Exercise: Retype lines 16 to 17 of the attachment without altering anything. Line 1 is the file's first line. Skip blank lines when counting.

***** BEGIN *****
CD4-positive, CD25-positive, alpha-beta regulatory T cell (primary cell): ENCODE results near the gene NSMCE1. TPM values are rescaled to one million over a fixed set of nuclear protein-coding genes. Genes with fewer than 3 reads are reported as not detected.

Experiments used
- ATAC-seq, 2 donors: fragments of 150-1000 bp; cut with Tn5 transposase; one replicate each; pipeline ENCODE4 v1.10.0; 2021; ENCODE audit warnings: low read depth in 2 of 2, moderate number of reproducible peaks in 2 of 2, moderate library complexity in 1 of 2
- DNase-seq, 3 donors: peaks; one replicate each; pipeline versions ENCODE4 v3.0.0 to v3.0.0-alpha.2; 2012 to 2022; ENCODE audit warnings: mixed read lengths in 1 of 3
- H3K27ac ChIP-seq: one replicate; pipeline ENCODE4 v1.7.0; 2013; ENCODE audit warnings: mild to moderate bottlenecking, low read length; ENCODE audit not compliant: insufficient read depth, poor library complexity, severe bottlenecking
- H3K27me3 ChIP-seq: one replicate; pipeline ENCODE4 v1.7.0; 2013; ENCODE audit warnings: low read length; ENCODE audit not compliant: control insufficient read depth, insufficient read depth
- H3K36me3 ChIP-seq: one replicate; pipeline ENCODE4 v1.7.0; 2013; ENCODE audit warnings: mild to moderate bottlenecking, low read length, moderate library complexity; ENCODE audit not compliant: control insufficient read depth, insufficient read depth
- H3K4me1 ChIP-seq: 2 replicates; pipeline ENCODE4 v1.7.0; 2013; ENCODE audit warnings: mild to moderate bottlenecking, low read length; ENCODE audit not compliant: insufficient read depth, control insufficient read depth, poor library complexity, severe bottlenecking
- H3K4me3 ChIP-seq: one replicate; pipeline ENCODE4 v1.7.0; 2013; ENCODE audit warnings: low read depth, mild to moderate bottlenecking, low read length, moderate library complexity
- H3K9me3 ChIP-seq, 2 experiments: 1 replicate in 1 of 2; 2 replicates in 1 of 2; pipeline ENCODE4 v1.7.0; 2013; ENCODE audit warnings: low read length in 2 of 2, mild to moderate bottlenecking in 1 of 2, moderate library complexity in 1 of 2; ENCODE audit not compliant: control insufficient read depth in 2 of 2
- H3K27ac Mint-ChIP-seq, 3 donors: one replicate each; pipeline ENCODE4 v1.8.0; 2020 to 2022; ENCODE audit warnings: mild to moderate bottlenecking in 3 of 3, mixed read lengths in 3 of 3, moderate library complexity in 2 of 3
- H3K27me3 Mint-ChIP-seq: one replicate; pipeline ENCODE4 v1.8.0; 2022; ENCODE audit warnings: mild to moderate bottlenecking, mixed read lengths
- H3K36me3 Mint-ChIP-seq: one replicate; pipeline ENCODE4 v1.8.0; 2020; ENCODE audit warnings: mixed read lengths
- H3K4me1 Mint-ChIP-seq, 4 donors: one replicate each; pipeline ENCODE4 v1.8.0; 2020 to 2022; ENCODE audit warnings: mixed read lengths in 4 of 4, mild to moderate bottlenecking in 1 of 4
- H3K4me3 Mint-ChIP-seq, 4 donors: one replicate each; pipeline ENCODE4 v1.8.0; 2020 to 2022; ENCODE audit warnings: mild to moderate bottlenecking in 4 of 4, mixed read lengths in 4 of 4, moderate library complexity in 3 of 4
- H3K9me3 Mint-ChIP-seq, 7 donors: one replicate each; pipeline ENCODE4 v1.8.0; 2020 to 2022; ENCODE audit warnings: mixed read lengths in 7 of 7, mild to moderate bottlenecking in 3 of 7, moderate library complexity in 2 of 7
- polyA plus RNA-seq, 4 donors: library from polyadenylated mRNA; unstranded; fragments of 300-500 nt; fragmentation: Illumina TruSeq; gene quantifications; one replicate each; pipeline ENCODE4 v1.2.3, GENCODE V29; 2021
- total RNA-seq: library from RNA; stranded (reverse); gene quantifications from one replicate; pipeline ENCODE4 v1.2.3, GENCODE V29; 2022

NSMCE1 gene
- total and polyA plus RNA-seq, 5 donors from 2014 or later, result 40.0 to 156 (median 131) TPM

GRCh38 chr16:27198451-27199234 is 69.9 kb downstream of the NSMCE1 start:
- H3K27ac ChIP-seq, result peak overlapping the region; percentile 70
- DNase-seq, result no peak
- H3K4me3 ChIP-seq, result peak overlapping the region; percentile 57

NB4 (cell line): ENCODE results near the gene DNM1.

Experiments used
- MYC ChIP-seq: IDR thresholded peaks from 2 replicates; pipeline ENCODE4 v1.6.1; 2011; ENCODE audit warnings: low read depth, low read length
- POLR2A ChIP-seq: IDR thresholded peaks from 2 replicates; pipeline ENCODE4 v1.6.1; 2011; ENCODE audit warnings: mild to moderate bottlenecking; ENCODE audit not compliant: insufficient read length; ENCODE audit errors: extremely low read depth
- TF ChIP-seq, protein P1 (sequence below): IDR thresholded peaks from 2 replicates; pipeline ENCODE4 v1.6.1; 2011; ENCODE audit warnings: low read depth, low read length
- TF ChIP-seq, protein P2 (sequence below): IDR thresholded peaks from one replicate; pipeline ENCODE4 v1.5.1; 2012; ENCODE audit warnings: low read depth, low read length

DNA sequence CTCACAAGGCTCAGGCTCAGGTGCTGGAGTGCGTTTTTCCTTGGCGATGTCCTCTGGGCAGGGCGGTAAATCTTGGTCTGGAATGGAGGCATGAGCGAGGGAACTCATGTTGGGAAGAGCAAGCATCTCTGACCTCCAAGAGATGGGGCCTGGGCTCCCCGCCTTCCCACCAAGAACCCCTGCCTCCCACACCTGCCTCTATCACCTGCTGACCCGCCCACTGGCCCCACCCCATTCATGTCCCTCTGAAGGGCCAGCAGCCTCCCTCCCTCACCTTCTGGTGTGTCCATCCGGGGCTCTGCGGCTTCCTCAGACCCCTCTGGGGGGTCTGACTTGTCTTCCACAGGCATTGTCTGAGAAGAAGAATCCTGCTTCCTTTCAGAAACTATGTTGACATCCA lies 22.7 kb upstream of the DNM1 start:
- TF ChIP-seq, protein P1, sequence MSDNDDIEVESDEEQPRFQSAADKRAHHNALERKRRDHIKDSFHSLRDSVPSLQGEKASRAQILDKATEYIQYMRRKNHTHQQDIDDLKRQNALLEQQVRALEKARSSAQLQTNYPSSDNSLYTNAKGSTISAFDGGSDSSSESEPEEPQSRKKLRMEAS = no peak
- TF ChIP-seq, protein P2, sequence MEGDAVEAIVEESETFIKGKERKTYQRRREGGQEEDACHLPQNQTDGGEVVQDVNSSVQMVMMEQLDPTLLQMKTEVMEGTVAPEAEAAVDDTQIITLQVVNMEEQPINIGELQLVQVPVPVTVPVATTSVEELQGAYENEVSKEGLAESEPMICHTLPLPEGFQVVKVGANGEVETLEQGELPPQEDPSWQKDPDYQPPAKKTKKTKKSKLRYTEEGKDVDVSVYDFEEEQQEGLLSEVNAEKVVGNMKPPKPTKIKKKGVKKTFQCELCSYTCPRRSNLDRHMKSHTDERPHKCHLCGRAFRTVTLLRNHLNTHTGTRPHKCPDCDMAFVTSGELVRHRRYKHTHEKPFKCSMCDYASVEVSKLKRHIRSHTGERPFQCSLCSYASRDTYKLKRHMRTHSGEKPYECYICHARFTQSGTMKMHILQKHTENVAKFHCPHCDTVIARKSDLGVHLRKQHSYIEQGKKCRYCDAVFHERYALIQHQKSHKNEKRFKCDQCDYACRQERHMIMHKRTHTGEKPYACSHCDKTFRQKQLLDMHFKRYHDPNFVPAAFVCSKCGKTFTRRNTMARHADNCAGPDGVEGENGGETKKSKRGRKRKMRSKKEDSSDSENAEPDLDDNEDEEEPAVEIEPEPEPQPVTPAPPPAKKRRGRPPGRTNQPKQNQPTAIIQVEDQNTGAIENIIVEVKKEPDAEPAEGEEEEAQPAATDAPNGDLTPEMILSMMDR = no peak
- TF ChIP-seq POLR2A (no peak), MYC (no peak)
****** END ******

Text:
- H3K9me3 Mint-ChIP-seq, 7 donors: one replicate each; pipeline ENCODE4 v1.8.0; 2020 to 2022; ENCODE audit warnings: mixed read lengths in 7 of 7, mild to moderate bottlenecking in 3 of 7, moderate library complexity in 2 of 7
- polyA plus RNA-seq, 4 donors: library from polyadenylated mRNA; unstranded; fragments of 300-500 nt; fragmentation: Illumina TruSeq; gene quantifications; one replicate each; pipeline ENCODE4 v1.2.3, GENCODE V29; 2021